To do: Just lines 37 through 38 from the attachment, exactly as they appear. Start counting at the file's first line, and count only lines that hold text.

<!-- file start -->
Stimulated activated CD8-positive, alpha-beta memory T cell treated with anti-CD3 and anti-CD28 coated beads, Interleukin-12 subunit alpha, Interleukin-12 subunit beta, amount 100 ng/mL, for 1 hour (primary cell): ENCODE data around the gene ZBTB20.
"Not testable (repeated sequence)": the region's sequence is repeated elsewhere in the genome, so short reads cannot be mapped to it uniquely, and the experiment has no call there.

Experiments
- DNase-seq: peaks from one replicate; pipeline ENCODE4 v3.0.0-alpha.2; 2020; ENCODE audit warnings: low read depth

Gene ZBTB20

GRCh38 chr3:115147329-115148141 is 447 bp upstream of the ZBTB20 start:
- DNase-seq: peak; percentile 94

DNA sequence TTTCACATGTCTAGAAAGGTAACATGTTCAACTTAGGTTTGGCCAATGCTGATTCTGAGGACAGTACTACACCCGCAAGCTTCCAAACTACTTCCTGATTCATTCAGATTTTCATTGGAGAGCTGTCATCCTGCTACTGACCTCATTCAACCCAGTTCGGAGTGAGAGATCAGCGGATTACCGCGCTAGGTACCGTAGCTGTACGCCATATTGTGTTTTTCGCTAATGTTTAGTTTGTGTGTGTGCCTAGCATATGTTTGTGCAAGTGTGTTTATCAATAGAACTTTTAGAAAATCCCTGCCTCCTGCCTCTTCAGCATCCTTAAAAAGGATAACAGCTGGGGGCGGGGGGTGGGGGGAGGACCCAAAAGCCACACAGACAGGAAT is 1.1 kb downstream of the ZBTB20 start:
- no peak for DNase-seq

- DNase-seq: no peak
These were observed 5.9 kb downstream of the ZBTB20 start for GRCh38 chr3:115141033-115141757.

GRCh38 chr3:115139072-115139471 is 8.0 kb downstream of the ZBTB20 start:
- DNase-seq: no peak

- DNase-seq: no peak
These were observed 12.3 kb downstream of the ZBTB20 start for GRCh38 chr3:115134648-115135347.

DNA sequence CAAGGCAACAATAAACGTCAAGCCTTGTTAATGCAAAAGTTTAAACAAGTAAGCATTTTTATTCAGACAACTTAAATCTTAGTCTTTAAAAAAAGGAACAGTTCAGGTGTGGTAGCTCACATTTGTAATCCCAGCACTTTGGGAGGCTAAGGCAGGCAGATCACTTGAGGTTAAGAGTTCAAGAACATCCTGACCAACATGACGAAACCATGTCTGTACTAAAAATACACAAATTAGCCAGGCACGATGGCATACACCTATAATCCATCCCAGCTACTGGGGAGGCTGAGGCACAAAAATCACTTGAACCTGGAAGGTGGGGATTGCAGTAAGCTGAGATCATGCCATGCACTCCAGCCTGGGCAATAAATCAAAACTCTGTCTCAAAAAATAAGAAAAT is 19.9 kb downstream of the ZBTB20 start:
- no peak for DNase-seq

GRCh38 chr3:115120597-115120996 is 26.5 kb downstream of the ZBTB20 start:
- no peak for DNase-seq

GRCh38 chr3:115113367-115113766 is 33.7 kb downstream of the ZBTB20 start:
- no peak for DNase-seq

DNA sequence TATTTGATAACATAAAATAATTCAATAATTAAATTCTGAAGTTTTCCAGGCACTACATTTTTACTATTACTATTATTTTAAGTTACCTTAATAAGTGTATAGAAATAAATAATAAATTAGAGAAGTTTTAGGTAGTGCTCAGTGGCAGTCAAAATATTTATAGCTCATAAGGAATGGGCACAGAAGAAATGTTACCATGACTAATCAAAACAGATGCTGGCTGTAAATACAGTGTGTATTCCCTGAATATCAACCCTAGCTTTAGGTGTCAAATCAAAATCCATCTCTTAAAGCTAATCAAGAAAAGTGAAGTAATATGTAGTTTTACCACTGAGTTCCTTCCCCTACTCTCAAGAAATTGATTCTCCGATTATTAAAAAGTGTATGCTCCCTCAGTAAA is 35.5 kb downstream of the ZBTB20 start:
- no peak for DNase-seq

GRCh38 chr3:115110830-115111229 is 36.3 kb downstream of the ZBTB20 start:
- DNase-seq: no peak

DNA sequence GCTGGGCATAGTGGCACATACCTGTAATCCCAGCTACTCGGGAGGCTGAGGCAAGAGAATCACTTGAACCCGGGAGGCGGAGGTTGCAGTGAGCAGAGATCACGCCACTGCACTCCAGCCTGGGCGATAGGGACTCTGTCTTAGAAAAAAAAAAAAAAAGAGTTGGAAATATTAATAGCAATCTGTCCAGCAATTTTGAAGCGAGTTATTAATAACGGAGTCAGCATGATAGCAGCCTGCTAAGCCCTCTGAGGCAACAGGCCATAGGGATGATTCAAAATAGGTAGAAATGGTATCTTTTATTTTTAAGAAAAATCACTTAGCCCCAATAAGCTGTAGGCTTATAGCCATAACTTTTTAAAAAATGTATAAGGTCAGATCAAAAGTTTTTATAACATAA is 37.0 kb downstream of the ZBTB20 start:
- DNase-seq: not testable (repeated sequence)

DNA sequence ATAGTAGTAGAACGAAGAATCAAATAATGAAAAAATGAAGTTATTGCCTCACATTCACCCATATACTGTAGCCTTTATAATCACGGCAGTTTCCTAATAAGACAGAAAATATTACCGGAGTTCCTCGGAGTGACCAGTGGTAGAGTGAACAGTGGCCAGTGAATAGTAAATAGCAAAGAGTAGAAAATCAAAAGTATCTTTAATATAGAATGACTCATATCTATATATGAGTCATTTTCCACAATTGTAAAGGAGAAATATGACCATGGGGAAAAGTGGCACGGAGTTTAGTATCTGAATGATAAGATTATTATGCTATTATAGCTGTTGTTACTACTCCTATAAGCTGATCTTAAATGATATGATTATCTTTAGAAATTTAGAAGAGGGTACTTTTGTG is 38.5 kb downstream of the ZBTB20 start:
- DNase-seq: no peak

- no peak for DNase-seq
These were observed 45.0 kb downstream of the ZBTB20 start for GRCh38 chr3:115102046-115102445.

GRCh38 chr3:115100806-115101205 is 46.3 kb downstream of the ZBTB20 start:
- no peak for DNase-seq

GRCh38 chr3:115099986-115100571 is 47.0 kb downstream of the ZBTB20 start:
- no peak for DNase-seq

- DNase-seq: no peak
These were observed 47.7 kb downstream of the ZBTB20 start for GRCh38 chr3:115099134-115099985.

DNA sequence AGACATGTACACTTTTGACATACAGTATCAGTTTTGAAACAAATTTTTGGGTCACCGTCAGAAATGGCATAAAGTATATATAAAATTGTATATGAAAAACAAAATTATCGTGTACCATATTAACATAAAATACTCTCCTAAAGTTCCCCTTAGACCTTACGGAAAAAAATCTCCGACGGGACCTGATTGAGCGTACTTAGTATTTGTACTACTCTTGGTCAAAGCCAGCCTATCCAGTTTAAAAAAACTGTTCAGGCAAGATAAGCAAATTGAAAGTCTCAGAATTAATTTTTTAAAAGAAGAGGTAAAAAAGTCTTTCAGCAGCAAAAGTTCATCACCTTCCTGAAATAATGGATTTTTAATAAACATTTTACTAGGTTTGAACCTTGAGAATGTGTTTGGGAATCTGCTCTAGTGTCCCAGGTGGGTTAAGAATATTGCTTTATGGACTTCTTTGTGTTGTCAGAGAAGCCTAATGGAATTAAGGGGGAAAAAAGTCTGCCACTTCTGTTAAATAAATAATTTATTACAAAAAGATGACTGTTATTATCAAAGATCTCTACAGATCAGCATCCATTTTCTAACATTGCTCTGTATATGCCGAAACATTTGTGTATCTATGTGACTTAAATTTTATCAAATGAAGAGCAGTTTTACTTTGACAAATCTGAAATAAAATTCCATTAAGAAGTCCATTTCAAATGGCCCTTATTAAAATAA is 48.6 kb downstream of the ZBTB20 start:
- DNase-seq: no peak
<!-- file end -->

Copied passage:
These were observed 47.7 kb downstream of the ZBTB20 start for GRCh38 chr3:115099134-115099985.

DNA sequence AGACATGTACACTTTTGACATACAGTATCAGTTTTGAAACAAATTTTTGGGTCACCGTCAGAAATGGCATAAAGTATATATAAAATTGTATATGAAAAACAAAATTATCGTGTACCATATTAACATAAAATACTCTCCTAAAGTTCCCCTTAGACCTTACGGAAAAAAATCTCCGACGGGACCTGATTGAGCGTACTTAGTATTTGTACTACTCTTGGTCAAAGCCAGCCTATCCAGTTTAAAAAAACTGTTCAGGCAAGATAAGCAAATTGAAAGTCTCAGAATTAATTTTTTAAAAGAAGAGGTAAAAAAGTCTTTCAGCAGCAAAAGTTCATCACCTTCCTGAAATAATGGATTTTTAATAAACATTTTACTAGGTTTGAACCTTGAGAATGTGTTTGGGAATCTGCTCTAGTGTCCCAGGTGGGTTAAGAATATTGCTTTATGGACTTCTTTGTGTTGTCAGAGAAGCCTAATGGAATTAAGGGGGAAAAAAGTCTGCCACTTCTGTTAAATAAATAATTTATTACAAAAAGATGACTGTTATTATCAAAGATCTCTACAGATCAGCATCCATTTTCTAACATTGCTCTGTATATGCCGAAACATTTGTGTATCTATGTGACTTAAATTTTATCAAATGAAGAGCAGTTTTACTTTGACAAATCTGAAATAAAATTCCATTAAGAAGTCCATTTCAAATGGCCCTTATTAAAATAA is 48.6 kb downstream of the ZBTB20 start: